The Court of Public Opinion

accept responsibility challenge clear expectations common workplace challenges earning leadership feedback leadership culture leadership responsibility participation trophy psychology personal responsibility Jun 01, 2022
Participation Trophy Psychology

I maintain that I’ve never seen anyone truly value something they didn’t earn… I can’t think of classmates through high school who had some of the fanciest clothing, cars, or whatever but treated those things with very little respect. I remember watching numerous folks party their way through college while I was working multiple jobs to make rent. I can also point to more than a few subsidized housing developments that are outright dangerous, largely because there’s no real pride in ownership. And none of that even touches on how I’ve seen being given something without earning it impact the individual’s self-image, and ultimately their work ethic…

I’ll say it again, this has nothing to do with a specific generation or demographic. I can’t point to a single person that I’ve ever met who doesn’t want to feel like they’re making a difference for someone in some way! Giving them that proverbial trophy for merely participating, and for even less than that in many cases today, takes away their opportunity to find that sense of purpose from making a difference.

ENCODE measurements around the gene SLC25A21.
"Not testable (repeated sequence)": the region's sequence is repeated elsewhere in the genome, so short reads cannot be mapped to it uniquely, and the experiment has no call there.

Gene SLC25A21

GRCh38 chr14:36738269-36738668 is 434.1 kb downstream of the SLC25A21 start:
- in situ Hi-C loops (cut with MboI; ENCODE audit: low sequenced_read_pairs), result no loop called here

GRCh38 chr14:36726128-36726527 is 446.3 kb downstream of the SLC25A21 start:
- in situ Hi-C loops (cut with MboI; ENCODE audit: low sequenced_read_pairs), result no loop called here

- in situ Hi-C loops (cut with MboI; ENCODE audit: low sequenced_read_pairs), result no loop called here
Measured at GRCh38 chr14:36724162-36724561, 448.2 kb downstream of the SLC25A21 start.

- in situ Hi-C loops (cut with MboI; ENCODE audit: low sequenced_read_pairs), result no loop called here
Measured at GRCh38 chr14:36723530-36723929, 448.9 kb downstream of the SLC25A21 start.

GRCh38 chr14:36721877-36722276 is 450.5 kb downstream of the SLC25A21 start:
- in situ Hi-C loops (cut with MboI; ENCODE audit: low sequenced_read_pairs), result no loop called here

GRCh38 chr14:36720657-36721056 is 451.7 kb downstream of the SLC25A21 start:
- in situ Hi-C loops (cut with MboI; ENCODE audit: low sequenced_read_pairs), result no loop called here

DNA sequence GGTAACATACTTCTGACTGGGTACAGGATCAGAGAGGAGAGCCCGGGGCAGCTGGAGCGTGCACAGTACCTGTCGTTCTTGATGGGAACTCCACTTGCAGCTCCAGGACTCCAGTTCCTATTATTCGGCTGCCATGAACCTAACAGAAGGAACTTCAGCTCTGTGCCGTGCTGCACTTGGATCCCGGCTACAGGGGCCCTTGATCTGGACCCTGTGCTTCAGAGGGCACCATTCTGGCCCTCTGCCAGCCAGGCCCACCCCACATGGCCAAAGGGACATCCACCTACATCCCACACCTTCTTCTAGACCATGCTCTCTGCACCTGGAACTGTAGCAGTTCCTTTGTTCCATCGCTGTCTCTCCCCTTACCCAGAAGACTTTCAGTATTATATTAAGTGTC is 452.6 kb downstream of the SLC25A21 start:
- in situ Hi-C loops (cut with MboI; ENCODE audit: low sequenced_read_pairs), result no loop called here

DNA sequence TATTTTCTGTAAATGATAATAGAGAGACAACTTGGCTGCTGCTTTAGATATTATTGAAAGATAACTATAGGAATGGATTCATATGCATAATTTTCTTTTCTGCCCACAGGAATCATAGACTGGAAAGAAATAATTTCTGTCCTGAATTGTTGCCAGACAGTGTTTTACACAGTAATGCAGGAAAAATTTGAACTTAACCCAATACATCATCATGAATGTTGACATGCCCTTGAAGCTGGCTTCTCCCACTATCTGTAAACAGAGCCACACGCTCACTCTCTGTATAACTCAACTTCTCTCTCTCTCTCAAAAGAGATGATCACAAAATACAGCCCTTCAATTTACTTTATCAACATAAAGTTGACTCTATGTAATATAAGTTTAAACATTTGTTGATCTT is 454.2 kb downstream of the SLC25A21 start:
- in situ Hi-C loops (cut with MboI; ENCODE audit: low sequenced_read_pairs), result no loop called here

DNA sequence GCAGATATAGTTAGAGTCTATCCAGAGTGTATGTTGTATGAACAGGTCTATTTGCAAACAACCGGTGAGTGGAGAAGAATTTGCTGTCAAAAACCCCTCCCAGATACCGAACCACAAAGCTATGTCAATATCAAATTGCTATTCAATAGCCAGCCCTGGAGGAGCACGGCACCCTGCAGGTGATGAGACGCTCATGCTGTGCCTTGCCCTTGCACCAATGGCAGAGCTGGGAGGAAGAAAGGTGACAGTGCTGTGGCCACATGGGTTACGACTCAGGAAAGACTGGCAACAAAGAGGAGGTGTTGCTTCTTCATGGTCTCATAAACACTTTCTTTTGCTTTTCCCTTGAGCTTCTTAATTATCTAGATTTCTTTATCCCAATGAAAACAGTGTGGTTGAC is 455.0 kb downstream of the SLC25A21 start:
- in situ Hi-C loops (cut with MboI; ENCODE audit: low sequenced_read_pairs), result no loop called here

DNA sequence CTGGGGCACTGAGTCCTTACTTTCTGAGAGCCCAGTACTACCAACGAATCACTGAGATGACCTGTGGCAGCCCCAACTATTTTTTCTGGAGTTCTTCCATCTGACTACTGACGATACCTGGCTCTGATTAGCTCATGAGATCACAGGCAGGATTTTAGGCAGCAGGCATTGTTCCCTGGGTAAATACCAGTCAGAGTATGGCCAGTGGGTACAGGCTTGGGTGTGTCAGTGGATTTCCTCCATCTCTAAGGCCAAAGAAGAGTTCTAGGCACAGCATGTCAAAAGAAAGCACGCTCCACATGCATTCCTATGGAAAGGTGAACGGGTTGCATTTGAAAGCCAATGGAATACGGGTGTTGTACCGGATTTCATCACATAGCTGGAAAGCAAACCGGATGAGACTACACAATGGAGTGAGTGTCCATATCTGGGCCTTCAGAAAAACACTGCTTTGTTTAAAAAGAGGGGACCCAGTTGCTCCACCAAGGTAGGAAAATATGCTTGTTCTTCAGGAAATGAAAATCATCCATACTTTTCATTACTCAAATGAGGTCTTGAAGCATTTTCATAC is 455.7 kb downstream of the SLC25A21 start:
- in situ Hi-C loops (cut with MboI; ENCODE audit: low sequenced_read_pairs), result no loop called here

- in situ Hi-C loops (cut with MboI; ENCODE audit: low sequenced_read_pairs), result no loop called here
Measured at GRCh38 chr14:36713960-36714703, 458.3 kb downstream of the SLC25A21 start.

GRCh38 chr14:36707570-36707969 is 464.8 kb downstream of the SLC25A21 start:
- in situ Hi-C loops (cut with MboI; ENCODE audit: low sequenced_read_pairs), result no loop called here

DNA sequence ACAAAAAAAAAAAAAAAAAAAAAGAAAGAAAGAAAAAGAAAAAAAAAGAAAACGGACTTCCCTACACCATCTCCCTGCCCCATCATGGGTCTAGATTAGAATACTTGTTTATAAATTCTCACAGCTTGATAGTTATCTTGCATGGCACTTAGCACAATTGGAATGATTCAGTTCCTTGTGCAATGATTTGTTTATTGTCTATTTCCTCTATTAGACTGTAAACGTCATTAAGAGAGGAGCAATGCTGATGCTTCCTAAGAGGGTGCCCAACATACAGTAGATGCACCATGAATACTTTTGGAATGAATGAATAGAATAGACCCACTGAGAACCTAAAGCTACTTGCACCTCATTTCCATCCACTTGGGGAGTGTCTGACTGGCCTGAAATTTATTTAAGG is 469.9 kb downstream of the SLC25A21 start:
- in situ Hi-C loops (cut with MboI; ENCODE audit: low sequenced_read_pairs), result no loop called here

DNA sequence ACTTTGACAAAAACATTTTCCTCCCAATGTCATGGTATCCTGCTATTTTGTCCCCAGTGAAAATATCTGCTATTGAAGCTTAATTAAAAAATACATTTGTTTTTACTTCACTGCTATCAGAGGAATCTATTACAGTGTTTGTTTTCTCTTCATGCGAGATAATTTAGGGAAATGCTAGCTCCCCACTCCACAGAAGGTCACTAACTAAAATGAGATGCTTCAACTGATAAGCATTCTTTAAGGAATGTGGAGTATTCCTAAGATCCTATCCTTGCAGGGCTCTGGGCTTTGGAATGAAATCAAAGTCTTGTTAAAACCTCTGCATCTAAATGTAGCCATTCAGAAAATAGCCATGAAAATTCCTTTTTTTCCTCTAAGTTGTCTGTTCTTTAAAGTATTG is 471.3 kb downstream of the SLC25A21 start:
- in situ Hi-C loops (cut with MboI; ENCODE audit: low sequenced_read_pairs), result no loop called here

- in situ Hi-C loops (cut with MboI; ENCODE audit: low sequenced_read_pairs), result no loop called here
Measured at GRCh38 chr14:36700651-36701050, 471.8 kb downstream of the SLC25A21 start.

If we tie this back to the organizations we’re a part of and how we lead our teams, it truly falls on our shoulders to set (and communicate) clear expectations about the specific results that need to be achieved and we need to provide ongoing feedback to each team member about their performance. As leaders, we do indeed owe them that!

After reading a few of the articles I found prior to sharing the last post, I realize I may be one of the only folks willing to maintain that rewarding mediocrity - from anyone in any generation - absolutely contributes to the challenges we’re facing in the workplace today. So be it! This is one I’m willing to dig my heels in on and argue until I’m blue in the face. Removing the hard questions from a test may result in some sort of immediate gratification but that will definitely be short lived when tried in the court of public opinion…

Every single customer our businesses serves judges us on the value they receive through the transaction, whether it’s a physical product, a specific service, or a combination of the two. And as employees, at least in the private sector, the owners or managers we report to are judging us on those same things. If value isn’t provided, the chances of repeat business (or ongoing employment) become slim.

Don’t miss my point, this isn’t just a rant. As leaders, regardless of our position or title within our organization, we play a huge role in addressing - and potentially eliminating - one of the biggest challenges I’ve seen so many workplaces deal with in recent years. It ties back to setting the right expectations and providing the specific feedback I mentioned earlier, and we’ll look at a simple approach to doing just that next time!